Essay on Testosterone in Sports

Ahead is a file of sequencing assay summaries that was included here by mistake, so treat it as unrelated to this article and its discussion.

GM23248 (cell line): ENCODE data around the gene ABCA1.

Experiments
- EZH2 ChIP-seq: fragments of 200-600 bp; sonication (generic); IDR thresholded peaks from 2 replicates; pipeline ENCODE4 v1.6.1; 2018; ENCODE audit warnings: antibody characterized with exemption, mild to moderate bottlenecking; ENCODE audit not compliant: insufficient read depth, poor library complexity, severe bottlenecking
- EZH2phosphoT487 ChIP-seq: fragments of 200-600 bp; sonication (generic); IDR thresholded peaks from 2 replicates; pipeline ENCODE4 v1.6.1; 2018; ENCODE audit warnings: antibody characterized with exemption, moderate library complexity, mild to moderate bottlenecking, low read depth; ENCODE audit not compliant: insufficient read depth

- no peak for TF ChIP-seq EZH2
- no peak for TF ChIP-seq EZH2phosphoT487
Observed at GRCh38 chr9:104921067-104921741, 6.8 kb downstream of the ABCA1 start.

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Talent is an accident of genes - and a responsibility. –Alan Rickman It has been long debated who or what we should attribute our athleticism to. Is athleticism a product of hard work or a result of athletic parents who passed along athletic genes? Should we attribute athleticism to hard work or science? People generally fall into one of the two categories when explaining athleticism. Athletes are always looking for a competitive advantage in sports. Many athletes have turned to steroids and testosterone boosters to excel performance. Substance users have been labeled cheaters because they have an unfair advantage. Does having a naturally high testosterone level give an athlete a fair advantage? The article I chose, “Time to re-evaluate gender segregation in athletics?” by Bennett Foddy and Julian Savelescu, aims to address that very question. Men and women are segregated in athletics to foster an even playing field. Billy Jean-King aside, nobody expects women to be able to compete with men in sports. Men produce higher testosterone levels than women, giving them an athletic advantage, therefore men and women must be segregated in sports to keep the playing field even. However, testosterone levels in men and women vary. For example, Caster Semenya won gold in the 2009 women’s world championship in the 800m swim. The International Association of Athletic Federation (IAAF) tested her for enhancing drugs and for being a man. The results of the drug test were negative. The results of the gender test are kept confidential for privacy. The results are unimportant. The article focuses on what Semenya’s case means for anti-doping, for women’s sports, and for competitive sports in general. Interestingly, it is easier to ascertain whether one is taking steroids than it is to determine whether one is male or female. Normally men have an X and a Y chromosome, while women normally have two X chromosomes. Males normally have penises and testes while women have vaginas, uteri and ovaries. Men generally produce higher levels of testosterone. If men and women had the same levels of testosterone, there would be no reason to segregate sports into men’s and women’s leagues (Foddy & Savulescu, 2010, p.1184). The problem arises in “intersex” conditions when, people with XX chromosomes look and run like men, and XY people who look and run like women. When a genetic male is born with X and Y chromosomes, but suffers from androgen insensitivity syndrome (AIS), his body doesn’t produce as much or respond to testosterone like a normal male. This type of person could look like a man with a penis or could look like a woman with a vagina and externally look female. The XY athlete suffering from AIS with a male appearance would be at an extreme athletic disadvantage when competing against other men. On the other hand, an XY athlete with AIS that has a female external appearance would be at an advantage when competing with other women. Athletes with AIS and XY chromosomes that appear female produce and use more testosterone than the average female, thus giving them an athletic advantage (Foddy & Savulescu, 2010, p.1185). The second problem exists when females are born with a genetic condition known as congenital adrenal hyperplasia (CAH). CAH creates women with XX chromosomes, but produce abnormally high levels of testosterone. The high levels of testosterone can create an individual with a female appearance and organs that has increased testosterone or an individual with a male appearance and organs that has a lower testosterone level than the average male. The XX individual with CAH that has female characteristics would be at an athletic advantage over the average female. The XX individual with CAH that has a male appearance would have a severe disadvantage among average male athletes. Whereas testing for steroids results in a simple positive or negative outcome. Testing for gender can prove to be very...
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